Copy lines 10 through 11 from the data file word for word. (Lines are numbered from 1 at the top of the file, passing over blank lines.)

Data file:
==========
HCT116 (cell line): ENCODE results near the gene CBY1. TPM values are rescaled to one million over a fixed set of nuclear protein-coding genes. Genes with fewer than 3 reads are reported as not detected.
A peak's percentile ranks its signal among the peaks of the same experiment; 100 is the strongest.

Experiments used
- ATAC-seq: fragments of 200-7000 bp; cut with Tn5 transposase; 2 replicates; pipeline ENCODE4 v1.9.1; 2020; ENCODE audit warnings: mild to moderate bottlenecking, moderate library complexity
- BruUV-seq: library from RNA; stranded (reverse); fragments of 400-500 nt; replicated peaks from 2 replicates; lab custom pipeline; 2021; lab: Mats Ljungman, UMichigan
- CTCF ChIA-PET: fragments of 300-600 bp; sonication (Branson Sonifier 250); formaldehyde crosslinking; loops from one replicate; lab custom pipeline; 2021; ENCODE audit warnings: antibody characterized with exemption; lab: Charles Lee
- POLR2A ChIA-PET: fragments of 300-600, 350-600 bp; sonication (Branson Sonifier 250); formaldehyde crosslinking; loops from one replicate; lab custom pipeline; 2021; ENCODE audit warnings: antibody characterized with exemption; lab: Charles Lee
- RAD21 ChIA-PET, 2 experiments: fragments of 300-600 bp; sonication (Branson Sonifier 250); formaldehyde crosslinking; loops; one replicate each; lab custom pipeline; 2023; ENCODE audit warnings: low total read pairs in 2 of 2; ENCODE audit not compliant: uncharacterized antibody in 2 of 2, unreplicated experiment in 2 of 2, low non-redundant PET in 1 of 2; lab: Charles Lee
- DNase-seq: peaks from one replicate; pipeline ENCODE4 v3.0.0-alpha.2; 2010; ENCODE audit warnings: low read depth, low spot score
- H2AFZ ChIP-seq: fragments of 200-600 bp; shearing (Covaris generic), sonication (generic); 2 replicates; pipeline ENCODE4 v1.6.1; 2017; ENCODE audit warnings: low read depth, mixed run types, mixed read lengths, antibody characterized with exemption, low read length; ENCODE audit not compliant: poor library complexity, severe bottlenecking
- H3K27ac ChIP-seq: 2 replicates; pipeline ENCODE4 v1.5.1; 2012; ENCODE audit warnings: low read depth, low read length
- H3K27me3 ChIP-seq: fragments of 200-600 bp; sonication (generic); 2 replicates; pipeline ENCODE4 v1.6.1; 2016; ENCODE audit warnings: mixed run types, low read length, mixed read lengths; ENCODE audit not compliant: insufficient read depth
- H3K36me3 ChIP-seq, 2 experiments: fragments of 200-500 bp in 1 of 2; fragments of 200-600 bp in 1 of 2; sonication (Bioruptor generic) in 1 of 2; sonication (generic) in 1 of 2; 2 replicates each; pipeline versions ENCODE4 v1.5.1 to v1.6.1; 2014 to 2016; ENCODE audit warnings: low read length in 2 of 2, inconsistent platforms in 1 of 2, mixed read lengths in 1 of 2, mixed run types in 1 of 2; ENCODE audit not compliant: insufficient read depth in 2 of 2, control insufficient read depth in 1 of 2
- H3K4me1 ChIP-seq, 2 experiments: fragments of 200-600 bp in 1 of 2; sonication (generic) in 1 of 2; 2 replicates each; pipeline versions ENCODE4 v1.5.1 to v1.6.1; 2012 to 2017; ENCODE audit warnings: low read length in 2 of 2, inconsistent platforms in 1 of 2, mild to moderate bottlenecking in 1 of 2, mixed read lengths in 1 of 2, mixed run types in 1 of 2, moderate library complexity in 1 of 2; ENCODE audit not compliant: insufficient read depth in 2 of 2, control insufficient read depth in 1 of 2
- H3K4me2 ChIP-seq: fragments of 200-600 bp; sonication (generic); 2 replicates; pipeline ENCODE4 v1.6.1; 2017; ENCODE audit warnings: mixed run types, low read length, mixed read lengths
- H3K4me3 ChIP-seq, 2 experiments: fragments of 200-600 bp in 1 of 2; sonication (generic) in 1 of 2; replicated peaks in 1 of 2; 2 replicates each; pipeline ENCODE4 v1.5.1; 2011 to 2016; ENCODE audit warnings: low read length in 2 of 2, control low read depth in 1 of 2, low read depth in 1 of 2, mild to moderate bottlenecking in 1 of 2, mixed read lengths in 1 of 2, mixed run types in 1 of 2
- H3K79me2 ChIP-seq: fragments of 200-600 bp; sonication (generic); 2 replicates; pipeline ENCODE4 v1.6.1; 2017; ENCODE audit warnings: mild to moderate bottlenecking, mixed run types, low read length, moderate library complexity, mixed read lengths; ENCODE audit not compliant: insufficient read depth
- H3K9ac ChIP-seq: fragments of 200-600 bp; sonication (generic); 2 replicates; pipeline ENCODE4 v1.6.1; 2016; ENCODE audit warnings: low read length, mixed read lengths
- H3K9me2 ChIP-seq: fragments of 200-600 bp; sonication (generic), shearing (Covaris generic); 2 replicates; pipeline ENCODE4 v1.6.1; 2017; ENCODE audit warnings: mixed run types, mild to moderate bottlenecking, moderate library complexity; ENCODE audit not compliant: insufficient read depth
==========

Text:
- H2AFZ ChIP-seq: fragments of 200-600 bp; shearing (Covaris generic), sonication (generic); 2 replicates; pipeline ENCODE4 v1.6.1; 2017; ENCODE audit warnings: low read depth, mixed run types, mixed read lengths, antibody characterized with exemption, low read length; ENCODE audit not compliant: poor library complexity, severe bottlenecking
- H3K27ac ChIP-seq: 2 replicates; pipeline ENCODE4 v1.5.1; 2012; ENCODE audit warnings: low read depth, low read length